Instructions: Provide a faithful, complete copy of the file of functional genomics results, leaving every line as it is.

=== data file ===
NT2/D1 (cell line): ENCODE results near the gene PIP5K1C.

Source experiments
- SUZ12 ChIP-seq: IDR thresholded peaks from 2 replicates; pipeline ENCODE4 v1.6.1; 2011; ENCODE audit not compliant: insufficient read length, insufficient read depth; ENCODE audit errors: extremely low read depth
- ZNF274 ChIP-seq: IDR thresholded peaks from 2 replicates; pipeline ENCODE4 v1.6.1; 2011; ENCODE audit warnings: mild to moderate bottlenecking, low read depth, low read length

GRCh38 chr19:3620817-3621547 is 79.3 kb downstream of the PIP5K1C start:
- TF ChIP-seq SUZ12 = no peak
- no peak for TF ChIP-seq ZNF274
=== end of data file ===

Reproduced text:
NT2/D1 (cell line): ENCODE results near the gene PIP5K1C.

Source experiments
- SUZ12 ChIP-seq: IDR thresholded peaks from 2 replicates; pipeline ENCODE4 v1.6.1; 2011; ENCODE audit not compliant: insufficient read length, insufficient read depth; ENCODE audit errors: extremely low read depth
- ZNF274 ChIP-seq: IDR thresholded peaks from 2 replicates; pipeline ENCODE4 v1.6.1; 2011; ENCODE audit warnings: mild to moderate bottlenecking, low read depth, low read length

GRCh38 chr19:3620817-3621547 is 79.3 kb downstream of the PIP5K1C start:
- TF ChIP-seq SUZ12 = no peak
- no peak for TF ChIP-seq ZNF274